Provincial authorities have declared the area a disaster zone.
No one was hurt in the incident, which happened yesterday (July 31) on the route leading to Phu Chi Fa in Thoeng district.
The five concrete buildings on Highway 1093 in Ban Rom Fa Thai in tambon Tap Tao were destroyed. The building owners were unharmed, but were unable to remove their belongings in time.
Another four buildings nearby are also at risk of collapse, as is a two-storey tourist information centre.
A 100-metre section of the area has been closed to traffic while authorities allow residents in nearby buildings to remove their belongings.
Thoeng district chief Niwat Ngamtura said torrential rains, which have lasted for more than seven days, led to the landslide.
The area has been battered with up to 99 millimetres of rain a day over the course of the past three days, he said.
The estimated damage was put at B1.2 million, Mr Niwat said. Chiang Rai Highway District 2 plans to erect a bridge over the collapsed road to make it temporarily passable to motorists.
A road survey will be conducted over the next few days before the repair work commences, he noted.
Before the collapse took place, nine villages, including landslide-affected Ban Rom Fa Thai, had been warned over the possibility of landslips.
In Mae Sai district, at least 500 houses were inundated by flood water pouring out of Tham Luang-Khun Nam Nang Non forest park after several consecutive days of heavy downpours.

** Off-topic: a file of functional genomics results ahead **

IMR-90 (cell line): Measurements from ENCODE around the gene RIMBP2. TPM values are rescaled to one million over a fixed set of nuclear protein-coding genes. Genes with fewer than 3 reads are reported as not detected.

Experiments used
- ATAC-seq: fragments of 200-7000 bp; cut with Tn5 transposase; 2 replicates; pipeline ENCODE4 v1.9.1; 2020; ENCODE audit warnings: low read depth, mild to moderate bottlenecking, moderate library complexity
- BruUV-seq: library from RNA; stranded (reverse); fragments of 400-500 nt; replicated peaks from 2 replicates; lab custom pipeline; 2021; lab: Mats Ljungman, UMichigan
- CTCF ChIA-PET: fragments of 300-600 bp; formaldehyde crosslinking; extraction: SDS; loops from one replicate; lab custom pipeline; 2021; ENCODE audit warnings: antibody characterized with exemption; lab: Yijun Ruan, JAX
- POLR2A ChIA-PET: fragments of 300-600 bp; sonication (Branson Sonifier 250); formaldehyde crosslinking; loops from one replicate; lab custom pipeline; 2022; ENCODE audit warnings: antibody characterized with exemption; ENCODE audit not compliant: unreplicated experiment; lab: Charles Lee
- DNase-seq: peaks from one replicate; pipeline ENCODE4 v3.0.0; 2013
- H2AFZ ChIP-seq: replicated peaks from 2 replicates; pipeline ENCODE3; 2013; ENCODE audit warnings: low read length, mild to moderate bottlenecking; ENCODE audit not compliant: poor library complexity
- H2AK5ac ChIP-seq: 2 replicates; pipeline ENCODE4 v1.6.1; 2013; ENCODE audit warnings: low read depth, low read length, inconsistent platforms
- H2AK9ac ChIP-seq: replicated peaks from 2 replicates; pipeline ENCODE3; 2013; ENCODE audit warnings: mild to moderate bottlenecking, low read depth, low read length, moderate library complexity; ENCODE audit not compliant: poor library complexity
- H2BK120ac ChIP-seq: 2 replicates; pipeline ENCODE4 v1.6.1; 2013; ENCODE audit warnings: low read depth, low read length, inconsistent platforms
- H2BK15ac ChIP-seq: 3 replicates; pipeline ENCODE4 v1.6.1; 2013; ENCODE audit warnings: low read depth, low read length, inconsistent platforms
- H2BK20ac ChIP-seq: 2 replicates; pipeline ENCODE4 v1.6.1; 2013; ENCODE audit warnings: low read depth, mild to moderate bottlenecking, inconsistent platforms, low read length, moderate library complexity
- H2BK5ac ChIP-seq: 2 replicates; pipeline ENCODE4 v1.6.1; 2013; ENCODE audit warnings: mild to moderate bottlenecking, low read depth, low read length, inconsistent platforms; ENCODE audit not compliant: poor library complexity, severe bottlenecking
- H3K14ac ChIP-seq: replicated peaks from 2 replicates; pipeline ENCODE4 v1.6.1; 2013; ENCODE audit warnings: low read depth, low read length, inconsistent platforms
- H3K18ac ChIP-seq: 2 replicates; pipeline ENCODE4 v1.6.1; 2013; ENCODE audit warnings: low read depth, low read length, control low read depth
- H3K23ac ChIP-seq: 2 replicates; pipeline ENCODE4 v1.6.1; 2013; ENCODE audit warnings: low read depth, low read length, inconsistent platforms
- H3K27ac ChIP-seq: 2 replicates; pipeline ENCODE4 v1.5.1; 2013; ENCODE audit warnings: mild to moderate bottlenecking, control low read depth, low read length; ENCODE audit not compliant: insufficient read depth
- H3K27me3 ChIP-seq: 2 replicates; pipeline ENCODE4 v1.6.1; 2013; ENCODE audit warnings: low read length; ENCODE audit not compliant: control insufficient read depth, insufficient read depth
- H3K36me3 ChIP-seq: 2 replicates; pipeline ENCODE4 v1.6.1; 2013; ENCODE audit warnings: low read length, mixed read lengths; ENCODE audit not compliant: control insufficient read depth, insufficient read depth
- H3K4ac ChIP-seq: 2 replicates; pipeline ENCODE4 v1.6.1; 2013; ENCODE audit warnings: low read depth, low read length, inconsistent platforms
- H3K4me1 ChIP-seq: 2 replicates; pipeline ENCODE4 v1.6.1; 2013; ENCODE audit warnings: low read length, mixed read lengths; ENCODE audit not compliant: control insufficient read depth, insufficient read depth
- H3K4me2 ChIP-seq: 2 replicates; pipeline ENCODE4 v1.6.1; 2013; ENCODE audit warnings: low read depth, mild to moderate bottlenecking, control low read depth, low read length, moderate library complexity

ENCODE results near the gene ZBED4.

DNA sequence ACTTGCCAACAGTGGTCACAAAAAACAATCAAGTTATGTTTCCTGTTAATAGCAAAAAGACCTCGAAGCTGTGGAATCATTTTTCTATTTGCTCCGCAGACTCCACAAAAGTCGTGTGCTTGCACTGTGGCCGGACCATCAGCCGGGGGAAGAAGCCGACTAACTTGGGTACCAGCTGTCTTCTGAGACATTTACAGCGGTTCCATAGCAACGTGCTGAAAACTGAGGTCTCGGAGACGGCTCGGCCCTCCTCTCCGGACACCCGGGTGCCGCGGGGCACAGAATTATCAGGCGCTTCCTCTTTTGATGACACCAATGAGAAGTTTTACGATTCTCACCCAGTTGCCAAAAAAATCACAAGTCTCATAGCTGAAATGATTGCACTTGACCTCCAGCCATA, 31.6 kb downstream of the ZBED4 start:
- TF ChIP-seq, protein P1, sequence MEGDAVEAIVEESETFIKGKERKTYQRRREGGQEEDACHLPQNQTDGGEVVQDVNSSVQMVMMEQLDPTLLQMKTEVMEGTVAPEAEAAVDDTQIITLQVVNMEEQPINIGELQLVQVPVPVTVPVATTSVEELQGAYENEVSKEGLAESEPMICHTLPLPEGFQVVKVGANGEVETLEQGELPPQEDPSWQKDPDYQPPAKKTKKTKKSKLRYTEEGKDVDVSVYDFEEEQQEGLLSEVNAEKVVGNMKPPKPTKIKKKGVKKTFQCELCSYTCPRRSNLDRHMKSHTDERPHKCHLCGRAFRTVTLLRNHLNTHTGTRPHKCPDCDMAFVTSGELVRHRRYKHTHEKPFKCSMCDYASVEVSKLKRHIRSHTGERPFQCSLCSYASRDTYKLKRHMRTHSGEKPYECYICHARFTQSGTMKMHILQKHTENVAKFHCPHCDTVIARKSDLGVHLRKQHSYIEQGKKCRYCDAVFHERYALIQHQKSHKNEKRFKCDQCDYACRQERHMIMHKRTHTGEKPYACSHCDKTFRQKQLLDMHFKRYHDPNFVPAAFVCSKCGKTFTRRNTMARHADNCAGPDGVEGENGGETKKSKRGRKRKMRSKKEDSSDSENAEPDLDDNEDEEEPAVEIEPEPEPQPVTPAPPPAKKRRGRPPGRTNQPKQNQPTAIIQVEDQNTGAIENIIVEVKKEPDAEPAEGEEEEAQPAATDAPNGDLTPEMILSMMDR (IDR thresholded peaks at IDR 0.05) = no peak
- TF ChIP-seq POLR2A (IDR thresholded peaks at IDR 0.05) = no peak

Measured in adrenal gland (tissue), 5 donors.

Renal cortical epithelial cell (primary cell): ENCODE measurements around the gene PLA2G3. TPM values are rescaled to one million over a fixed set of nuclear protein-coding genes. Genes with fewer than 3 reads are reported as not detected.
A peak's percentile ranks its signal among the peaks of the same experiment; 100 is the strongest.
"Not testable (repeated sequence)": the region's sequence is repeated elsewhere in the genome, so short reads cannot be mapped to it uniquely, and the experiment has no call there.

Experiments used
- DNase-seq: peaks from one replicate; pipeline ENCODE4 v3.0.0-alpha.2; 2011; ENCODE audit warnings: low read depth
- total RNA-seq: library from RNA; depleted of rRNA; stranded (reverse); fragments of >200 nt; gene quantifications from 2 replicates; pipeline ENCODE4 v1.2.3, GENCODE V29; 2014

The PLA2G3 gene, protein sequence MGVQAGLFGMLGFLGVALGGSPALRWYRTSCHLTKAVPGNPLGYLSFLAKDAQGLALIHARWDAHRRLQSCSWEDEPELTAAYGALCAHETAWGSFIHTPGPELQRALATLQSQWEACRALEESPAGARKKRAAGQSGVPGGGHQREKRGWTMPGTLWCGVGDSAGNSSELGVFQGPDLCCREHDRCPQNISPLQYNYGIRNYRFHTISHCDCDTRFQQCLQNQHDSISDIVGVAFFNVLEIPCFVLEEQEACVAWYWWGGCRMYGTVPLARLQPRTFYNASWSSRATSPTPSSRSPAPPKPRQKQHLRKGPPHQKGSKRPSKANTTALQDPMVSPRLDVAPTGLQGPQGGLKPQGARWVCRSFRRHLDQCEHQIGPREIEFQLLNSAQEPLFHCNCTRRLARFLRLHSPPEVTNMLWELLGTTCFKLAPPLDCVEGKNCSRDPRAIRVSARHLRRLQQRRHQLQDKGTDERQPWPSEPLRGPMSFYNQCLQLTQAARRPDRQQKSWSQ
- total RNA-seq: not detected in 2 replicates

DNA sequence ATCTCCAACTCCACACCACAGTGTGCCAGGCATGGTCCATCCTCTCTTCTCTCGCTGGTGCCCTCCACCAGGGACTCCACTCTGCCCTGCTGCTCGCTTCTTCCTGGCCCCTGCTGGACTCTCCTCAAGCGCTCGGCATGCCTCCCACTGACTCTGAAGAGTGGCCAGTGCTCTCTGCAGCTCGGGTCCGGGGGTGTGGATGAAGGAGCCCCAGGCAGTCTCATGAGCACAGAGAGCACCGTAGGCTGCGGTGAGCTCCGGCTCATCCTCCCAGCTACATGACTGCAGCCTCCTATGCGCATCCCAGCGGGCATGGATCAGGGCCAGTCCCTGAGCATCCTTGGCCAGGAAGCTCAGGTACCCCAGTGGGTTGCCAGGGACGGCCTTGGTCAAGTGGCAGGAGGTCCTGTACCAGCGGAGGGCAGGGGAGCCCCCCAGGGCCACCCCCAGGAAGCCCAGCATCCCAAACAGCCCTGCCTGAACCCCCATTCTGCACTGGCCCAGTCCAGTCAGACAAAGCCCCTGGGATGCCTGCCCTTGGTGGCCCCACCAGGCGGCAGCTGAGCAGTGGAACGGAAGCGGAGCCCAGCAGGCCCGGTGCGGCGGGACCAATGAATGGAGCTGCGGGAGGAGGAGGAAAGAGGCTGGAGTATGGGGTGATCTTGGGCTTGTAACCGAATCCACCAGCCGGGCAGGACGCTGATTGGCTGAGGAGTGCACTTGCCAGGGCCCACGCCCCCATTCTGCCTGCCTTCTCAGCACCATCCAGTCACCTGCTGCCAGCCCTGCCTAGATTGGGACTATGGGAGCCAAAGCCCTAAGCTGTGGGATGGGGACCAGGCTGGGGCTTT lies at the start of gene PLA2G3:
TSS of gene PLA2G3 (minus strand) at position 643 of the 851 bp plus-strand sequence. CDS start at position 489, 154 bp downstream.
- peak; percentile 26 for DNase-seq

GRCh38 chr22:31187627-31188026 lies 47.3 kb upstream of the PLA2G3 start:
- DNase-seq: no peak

The forest park is home to Tham Luang cave, where 12 young footballers and their coach were trapped following floods inside the system on June 23 and successfully extracted from July 8-10.
Rescue workers have been sent to assist flood victims, some of whom were trapped inside their houses by the rising water, said Mae Sai district chief Somsak Khanakham.
The flood-ravaged areas are in tambons Pong Pha and Pong Ngam. A two-kilometre inbound section of the Chiang Rai-Mae Sai Rd was also closed to traffic, with floodwater reported to be about 80 centimetres deep in places.
Meanwhile, the Mekong River has burst its banks and swamped low-lying areas of the northeastern provinces of Nong Khai, Bung Kan, Nakhon Phanom, Mukdahan and Ubon Ratchathani, according to Royal Irrigation Department chief Thongplew Kongjun.
In Nakhon Phanom, the flood situation was exacerbated by the Kam River overflowing and flooding 50 homes in Ban Pak Bang of tambon Phi Man of Na Kae district.
Lao authorities have also warned local residents to brace for possible flooding as the Nam Ngum dam is set to discharge more water.
The discharge would increase the level of Ngum River, which connects with the Mekong River in Nong Khai’s Phon Phisai district.
In Khon Kaen province, run-off from Phu Phan mountain range and Kalasin has inundated large areas of farmland in tambons Kokmuang and Nonchaisri of Phon Thong district.
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